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Private Sector Commission complained about “less than humane conditions” at Lusignan Prison

FLASH BACK: Drone Shot of new holding area of Lusignan Prison (Department of Public Information photo)

Less than two months before Monday’s escape of three prisoners from the East Coast Demerara-based Lusignan Prison, the Private Sector Commission had warned Public Security Minister, Khemraj Ramjattan about the inhumane conditions at that penitentiary and security risks being posed to prison guards.

“While the Commission is concerned about the safety and security of the public, it is also disturbed by the less than humane conditions under which the prison population at the Lusignan Prison is housed.

These prisoners are made to sleep under sheds in the open, posing health risks to the prisoners and a danger to the wardens. We are of the opinion that these conditions could also have an impact upon the country’s Human Rights ranking,” the PSC told the Minister in a letter dated August 28, 2018.

On Monday morning, three prisoners scaled the wall of the Holding Bay at the Lusignan Prison and escaped.

In the letter seen by Demerara Waves Online News, the apex business organisation said it was “increasingly concerned” about prisons security and  called on government to address a number of issues “with utmost urgency” concerns discussed at a recent meeting of the Prisons Management Board.

The PSC said issues include a general lack of adequate security at all of the prisons, a lack of fire prevention systems, the lack of transportation facilities to enable movement of prisoners and food, where necessary, and the inadequacy of the current complement of prisons to safely house the prison population.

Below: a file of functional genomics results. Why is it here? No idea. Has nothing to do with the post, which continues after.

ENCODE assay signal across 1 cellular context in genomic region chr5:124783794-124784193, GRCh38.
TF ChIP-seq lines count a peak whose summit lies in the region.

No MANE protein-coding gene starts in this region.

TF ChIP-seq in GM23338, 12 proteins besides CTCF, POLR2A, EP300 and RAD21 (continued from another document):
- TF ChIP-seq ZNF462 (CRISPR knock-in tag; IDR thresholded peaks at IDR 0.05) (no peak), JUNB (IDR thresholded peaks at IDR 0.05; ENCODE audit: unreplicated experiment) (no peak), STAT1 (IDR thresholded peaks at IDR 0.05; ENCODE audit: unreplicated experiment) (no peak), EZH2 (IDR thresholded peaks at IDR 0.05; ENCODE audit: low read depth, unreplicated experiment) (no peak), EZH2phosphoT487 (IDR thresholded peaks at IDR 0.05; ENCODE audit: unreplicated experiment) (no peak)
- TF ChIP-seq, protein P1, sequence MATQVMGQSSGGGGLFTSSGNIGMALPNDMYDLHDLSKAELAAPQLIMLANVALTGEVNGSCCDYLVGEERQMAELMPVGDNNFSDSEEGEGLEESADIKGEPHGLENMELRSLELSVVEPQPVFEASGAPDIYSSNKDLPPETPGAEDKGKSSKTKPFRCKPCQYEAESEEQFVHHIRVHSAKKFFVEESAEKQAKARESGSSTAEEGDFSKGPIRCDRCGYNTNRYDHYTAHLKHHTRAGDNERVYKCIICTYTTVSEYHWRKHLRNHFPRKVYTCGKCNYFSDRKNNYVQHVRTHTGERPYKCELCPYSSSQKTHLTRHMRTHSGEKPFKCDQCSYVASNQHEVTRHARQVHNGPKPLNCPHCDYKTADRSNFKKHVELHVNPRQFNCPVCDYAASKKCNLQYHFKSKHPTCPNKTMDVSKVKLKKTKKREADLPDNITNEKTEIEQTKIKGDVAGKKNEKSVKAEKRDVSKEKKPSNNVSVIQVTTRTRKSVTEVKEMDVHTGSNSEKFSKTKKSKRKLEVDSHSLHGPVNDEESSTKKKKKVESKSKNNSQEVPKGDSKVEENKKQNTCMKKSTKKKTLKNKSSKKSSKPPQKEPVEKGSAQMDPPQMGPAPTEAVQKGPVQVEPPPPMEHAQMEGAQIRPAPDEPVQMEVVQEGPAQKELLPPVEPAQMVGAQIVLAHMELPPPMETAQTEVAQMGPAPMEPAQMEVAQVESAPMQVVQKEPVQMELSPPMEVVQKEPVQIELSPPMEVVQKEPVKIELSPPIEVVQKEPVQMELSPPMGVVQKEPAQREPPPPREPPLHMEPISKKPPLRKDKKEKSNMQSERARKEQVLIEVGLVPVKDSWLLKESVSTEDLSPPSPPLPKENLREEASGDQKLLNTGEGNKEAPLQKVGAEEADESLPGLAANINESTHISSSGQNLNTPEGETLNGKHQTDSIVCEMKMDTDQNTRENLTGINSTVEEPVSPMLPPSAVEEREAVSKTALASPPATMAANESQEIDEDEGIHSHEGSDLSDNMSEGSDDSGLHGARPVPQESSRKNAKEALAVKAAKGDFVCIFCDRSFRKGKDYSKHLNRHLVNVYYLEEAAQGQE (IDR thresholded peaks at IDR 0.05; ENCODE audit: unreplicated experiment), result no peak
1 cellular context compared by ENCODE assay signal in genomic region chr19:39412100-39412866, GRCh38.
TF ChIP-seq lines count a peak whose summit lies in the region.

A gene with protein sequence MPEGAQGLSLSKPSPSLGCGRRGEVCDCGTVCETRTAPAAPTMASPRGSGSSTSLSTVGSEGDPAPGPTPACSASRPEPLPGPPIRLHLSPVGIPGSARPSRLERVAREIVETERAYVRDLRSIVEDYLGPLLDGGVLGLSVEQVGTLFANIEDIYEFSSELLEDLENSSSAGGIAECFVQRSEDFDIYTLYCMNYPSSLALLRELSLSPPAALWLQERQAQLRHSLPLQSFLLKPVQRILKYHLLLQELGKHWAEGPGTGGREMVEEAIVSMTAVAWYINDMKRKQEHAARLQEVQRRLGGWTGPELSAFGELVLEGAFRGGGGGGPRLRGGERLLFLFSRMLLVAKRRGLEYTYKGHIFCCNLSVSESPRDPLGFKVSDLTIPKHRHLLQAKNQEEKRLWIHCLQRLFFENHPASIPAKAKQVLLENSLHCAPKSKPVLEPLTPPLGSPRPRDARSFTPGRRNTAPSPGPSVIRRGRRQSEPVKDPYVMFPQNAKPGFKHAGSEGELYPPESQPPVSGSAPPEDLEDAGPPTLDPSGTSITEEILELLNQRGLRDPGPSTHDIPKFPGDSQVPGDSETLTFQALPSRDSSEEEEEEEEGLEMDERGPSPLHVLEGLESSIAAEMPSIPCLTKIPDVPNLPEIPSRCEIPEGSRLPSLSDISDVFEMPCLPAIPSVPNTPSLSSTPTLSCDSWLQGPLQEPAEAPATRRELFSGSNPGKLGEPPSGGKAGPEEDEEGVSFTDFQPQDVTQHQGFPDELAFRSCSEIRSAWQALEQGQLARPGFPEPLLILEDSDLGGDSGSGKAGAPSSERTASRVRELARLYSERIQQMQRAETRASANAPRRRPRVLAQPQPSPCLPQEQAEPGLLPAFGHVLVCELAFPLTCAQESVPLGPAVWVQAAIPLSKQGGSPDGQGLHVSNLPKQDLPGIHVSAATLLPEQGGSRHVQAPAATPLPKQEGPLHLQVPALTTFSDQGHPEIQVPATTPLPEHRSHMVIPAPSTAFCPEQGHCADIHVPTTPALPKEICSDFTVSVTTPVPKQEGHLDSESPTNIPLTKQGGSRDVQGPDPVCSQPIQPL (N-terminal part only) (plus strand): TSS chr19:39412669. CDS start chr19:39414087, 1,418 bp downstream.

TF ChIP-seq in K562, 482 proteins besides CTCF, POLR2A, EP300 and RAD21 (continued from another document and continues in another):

In the area of security, the PSC said there was a “clear and present danger to the prison warders and the public at large”, lack of fire prevention systems at the mostly wooden colonial era prisons.  As far back as 2002, a female prison guard was shot and paralysed for life when five prisoners escaped from the Georgetown Prison. One prison guard was killed and several others injured while efforts had been made to quell a fiery unrest in July, 2017.

“The Private Sector Commission is concerned that, after two devastating prison fires, resulting in loss of lives and the escape of dangerous criminals, enough is not being done to prevent further fires,” the PSC said in its letter signed by the chairman of its governance and security sub-committee, Gerry Gouveia. In March 2016, 17 prisoners were killed in a fire at the Georgetown Prison and in July, 2018 all of the wooden prison buildings at that location were destroyed by the fire. No one was killed.

“Minister, the Private Sector Commission believes that the vexed question of internal security is one that is hampering investor confidence and one that must be prioritised by our Government. We are, therefore, confident that you will utilise your good office to address this particular aspect of our security,” Gouveia added.

The United Nations’ Working Group of Experts on People of African Descent, under the auspcices of the Office of the United Nations Human Rights Commissioner,  had in 2017 recommended that the Lusignan Prison be shut down “without delay” and replaced by one that meets international standards.

The Working Group visited Lusignan Prison and found that majority of inmates in the prison are Afro-Guyanese. The inmates are kept in appalling conditions not fit for human habitation. The facility is located close to a landfill with foul odour coming from stagnant dirty water.

The unhygienic conditions of the prison and associated health risks are of serious concern. Due to its wooden construction, the facility also poses a significant fire hazard. The Working Group found that the Prison clearly fell short of the United Nations Standard Minimum Rules for the Treatment of Prisoners (Nelson Mandela Rules),” the Working Group had found.

Dangerous prisoners have in the past escaped from the Lusignan Prison, and most of them have since been recaptured.